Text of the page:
ikamet part two

So I’m going through the draft of the book (with Jon’s help who is a perfect crystalline genius) which makes me question yet again what it is I’m doing with myself–

Living in turkey is still a time travel adventure through bizzaro land. Jari and I have to go get our residency permits next week. Valentine said something prescient and deep and wise, and it stuck with me. We were on the ferry back from beşiktaş–we had gotten kunefe* and adana durum kebap with some new friends of ours** and wandered around an international photography exhibit which was inexplicable set up there amidst the police vans, big decorative cannons and pay phones ensconced in dolphin sculptures. (we had also watched the warship out in the bosphorus and watched what we thought (okay, just I thought) was a jellyfish, but what was just a plastic bag floating near the rocks)

So we were sitting, me jari and anna and valpal, on the roof of the ferry, and we were talking about our upcoming ikamet appointment. Val was also talking about it, and saying that he had been running around all week assembling parts of it.

“Nobody actually knows how it works. This country is a mess,” he said. “It’s really a test of how well you know how to Turkey. Sometimes the police guy is having a bad day, sometimes you get unlucky, sometimes you just smile and say you work with children and they say, okay, well just this once.”

Anna agreed. “Remember when I was at the police office that last time and I just started crying because I was so overwhelmed and so they just sort of took care of it for me? They made the photocopies for me.”

“Right,” Val said. “like I went to go open a bank account this week. They asked for my residency permit at the bank, and I said, well, I don’t have one yet. So they said well you need one to open an account. So I said, yeah, but I need to deposit my money into a turkish bank account to get a residency permit. And they said really? and I said, really. And they said that’s so fucked up! And I said, now you see my problem. And they said, aaaaaaaaaaah, well just this once. And they signed me up for an account! I walked in with nothing, no documents besides my passport.”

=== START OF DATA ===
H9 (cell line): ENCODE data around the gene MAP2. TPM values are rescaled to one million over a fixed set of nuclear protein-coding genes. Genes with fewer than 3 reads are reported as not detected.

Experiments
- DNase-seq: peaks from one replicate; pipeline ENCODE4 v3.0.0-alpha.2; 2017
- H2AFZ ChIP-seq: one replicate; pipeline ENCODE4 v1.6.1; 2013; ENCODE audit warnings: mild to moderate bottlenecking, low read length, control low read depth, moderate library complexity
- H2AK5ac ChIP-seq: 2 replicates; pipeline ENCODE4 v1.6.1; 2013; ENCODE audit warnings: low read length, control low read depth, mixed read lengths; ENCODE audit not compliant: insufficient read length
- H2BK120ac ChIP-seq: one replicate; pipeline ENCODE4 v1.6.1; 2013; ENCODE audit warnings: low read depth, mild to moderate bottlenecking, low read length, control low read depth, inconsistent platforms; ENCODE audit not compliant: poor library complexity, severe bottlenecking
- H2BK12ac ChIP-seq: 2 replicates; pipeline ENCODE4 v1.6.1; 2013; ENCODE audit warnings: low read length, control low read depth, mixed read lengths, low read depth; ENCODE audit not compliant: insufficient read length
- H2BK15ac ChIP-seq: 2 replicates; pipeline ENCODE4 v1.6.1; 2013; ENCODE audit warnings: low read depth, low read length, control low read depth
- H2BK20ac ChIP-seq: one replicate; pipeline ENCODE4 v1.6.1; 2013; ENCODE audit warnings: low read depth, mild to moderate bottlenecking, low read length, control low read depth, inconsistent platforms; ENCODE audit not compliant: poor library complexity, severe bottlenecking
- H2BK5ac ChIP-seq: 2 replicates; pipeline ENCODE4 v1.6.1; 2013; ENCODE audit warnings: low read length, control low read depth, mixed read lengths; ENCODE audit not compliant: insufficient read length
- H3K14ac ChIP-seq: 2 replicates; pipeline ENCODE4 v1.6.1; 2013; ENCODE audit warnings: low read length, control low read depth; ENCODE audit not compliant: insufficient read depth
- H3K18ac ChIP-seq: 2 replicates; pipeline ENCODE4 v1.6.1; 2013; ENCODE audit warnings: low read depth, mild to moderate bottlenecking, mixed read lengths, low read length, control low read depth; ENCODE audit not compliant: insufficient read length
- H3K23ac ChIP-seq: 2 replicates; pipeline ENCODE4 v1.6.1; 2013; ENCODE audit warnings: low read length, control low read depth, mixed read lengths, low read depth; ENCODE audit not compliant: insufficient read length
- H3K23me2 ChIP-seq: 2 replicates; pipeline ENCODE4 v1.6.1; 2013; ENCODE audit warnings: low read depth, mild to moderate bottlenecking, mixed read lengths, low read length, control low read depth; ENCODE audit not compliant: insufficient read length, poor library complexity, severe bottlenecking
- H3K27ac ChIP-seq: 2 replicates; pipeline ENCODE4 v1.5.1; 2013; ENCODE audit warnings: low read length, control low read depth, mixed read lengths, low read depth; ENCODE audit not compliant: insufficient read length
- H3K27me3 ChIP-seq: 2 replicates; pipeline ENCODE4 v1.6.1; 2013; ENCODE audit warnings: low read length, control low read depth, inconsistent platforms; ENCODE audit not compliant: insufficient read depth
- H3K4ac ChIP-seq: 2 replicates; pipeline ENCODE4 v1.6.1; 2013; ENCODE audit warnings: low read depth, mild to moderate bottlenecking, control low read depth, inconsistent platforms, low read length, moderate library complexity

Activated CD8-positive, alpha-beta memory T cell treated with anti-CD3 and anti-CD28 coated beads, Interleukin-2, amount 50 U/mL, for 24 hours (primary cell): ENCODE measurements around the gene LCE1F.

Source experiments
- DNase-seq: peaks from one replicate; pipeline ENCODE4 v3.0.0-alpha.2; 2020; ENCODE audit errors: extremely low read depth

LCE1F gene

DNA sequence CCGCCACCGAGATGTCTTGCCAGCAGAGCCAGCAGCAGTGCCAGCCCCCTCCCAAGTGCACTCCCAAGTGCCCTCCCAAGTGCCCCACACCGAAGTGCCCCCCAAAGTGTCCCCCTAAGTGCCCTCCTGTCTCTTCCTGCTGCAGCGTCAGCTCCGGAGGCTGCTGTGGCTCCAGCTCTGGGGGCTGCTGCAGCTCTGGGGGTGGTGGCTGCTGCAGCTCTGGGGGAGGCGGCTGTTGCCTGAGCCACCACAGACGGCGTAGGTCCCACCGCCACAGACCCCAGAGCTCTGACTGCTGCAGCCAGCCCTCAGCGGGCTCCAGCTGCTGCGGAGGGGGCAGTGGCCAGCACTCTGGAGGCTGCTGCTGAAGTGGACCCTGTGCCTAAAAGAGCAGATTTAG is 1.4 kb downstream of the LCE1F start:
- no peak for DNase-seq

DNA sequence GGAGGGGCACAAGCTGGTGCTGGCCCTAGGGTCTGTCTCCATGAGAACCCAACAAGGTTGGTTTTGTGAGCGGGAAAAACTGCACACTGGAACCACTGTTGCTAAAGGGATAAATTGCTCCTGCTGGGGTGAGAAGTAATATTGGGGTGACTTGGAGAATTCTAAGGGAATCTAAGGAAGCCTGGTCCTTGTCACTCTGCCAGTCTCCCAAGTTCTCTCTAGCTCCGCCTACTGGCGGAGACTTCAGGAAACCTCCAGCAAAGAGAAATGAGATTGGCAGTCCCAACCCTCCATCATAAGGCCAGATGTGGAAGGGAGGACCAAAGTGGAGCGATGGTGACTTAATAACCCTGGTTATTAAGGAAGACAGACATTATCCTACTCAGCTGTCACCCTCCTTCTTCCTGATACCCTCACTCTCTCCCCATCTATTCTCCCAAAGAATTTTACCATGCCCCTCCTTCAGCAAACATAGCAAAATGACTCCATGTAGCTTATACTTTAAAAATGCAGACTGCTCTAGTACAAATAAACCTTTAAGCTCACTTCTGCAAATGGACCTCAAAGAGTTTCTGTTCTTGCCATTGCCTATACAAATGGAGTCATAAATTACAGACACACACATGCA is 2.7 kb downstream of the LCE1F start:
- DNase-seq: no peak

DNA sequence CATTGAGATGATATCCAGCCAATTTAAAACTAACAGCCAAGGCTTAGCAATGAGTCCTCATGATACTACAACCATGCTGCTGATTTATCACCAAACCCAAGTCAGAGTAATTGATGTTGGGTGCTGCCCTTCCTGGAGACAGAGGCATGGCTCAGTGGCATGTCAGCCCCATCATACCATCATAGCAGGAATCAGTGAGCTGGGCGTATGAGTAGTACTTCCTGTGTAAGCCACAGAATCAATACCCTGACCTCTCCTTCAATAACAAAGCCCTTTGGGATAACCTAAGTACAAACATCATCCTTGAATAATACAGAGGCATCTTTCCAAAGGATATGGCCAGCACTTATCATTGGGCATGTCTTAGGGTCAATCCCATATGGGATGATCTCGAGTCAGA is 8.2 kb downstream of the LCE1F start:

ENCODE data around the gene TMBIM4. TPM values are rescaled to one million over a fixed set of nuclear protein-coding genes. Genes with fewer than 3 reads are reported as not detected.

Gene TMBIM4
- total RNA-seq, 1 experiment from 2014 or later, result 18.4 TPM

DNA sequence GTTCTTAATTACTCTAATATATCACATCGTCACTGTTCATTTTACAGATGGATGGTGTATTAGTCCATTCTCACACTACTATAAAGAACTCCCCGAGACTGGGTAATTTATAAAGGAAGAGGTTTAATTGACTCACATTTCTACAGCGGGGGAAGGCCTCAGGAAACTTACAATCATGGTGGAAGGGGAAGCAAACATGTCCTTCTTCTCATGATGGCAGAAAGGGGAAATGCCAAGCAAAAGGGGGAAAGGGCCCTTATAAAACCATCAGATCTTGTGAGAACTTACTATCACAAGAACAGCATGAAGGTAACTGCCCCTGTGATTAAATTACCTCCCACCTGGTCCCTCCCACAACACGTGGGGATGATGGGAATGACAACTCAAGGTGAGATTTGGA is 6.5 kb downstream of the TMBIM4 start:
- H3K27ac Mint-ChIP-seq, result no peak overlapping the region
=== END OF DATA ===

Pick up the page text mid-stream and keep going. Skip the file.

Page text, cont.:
We all laughed. But it’s true! A new requirement for this year is that you have to demonstrate you have $500 deposited in a turkish bank account for every month you plan to stay. (last year, you had to demonstrate you had exchanged $500 for every month you planned to stay, which I learned you could get by bribing the change office thirty lira. They are cracking down on this now, apparently.)

The other things you ostensibly need are: your ikamet appointment request documents (which you get when you make the appointment online), your passport and a photocopy of it, your previous residency permit (if it exists), four passport photos, and turkish health insurance. I think the hardest ones to work with is proof of six thousand dollars I don’t have in a turkish bank account, and the turkish health insurance, which I also don’t have. (because there are free hospitals. you hold up your american passport and they waive all fees, usually. this is yet untested with something genuinely serious, like surgery, and I hope to leave it untested.) Anyways you’d think, upon first examination of such a list, that all you have to do is assemble things and bring them into the police station and call it good. Not so. The process is a (painful, painful) adventure for everyone in a different way.